Monday, September 1, 2008

Volt Waggin

On this Labor Day, let us pause to eulogize the 1,500 jobs at the General Motors Assembly Plant in Doraville, Georgia, jobs at American-dream wages that once paid 30-year mortgages without gimmicks or foreclosures, sent kids to college, and, yes, deluded UAW members into mistaking themselves for Republicans. Since 1947, your fathers’ Buicks, Oldsmobiles, and Pontiacs rolled off the assembly line in Doraville. For much of that time, General Motors made more than half the cars on the road in the United States. Then things changed. Look around today. In your driveway. Cars made in Japan, Korea, Germany, Sweeden.

The Doraville GM Assembly Plant will close down this month, and the 165 acre site it occupies will become prime real estate for For Sale. It is within easy walking distance of an existing station of the Metropolitan Atlanta Rapid Transit Authority north-south line. During any morning or evening rush-hour you can safely direct your gaze on the location as you sit hopelessly in gridlocked traffic on I-285, near Spaghetti Junction. GM is in the market for a real estate venturer with deep pockets and experience redeveloping “brownfields,” a charming invention to describe abandoned industrial carcasses likely containing pollution hazards. Potential developers see the site as another Atlantic Station, mixed-use urban commercial, residential, shopping, and entertainment. Lame duck DeKalb County CEO Vernon Jones expects the redevelopment to create several thousand more jobs than the 1,500 lost. Get a clue, Mr. Jones. Service jobs. No unions.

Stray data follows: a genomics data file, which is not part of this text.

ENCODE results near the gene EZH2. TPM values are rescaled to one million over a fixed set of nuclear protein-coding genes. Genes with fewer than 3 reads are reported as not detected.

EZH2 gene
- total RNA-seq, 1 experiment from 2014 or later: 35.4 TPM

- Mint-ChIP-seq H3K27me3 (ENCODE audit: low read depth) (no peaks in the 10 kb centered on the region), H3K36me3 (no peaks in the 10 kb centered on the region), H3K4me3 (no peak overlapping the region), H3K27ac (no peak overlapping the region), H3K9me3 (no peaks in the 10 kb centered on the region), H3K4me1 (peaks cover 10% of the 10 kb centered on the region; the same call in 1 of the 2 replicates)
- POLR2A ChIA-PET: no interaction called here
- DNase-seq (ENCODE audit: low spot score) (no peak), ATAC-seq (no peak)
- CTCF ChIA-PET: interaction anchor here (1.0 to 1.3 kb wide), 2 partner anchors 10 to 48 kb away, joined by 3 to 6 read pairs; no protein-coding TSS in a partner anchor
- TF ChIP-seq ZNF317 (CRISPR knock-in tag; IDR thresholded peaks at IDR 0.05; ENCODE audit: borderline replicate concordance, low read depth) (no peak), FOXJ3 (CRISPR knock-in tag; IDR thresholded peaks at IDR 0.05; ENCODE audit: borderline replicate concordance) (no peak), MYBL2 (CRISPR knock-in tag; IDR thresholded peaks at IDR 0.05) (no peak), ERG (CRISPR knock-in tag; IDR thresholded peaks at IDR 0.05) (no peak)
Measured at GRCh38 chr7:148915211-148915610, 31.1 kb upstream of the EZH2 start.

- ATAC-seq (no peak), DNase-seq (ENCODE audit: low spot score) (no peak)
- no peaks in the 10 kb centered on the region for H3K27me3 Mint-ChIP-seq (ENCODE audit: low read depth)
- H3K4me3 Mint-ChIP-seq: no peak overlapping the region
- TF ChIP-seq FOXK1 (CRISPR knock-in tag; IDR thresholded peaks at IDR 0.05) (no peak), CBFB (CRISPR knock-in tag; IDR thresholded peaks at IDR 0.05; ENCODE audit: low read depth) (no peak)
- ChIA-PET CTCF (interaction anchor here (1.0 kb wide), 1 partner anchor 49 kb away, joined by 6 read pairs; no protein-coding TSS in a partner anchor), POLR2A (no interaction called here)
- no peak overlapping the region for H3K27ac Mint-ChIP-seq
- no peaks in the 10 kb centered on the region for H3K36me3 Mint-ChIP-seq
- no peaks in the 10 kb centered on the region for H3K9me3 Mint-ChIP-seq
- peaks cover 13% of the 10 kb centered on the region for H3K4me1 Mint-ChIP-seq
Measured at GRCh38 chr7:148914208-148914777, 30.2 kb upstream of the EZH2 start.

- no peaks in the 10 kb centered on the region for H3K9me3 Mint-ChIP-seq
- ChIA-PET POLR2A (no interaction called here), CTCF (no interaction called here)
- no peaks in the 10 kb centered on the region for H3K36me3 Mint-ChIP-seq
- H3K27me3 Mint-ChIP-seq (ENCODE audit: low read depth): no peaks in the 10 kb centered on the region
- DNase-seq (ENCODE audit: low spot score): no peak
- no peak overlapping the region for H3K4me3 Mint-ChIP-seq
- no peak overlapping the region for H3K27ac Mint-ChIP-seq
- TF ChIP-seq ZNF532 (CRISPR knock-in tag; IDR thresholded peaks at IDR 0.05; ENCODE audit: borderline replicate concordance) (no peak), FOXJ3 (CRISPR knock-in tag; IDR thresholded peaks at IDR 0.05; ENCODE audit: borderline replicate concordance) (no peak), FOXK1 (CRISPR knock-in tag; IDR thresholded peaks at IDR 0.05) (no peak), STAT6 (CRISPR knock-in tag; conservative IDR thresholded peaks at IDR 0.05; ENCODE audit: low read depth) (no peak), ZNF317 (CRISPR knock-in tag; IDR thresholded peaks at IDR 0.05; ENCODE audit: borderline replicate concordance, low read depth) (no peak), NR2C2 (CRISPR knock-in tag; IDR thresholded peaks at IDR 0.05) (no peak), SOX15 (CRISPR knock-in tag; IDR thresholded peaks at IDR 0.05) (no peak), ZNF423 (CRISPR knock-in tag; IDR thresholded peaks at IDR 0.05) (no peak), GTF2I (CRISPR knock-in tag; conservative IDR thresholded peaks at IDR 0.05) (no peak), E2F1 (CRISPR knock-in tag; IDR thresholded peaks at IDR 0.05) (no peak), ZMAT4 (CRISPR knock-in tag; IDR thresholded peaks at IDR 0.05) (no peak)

Corporate clowns at GM clung to their BOPs and SUVs till gas prices skyrocketed out the sun-roof and profits fell through the floorboard. The suits in Detroit never saw the train coming and are still in denial. Now GM plans to make the Chevrolet Volt, a plug-in electric hybrid, due to be in the showroom of your nearest Chevrolet dealership on a timetable by the end of 2010 or at the latest George Bush’s time horizon for withdrawal of U.S. troops from Iraq six months later. However, the Chevy Volt will be made at the Detroit plant, not in Doraville. GM does not want to call the new Volt a hybrid, preferring instead extended-range electric vehicle. The Volt will run on batteries for up to 40 miles, the distance of 75 percent of U.S. daily commutes, which average about 33 miles. On the open highway, the potential range increases to 360 miles by using a small internal combustion engine to run a generator to resupply the batteries. Overnight recharge using a standard 120-volt, 15-amp household outlet will take a 10 hour plug-in at home. A half charge can be accomplished in 50 minutes.

The four-door sedan is expected to get 150 miles per gallon if the battery is fully charged every 60 miles. It will be capable of speeds up to 120 miles per hour. According to GM, the sticker price of the Volt will be in "the mid to high 30's," although some other estimates say more like $48,000. Maybe you better plan to get two of those new jobs at the mixed-use development that will replace the Doraville assembly plant. Nissan , Toyota, and Mitsubishi also have announced their own electric cars. If they can’t undercut GM’s price, the Chinese or somebody will.

Copyright 2008 by William C. Cotter

No comments:


Hit Counter
Boden Clothes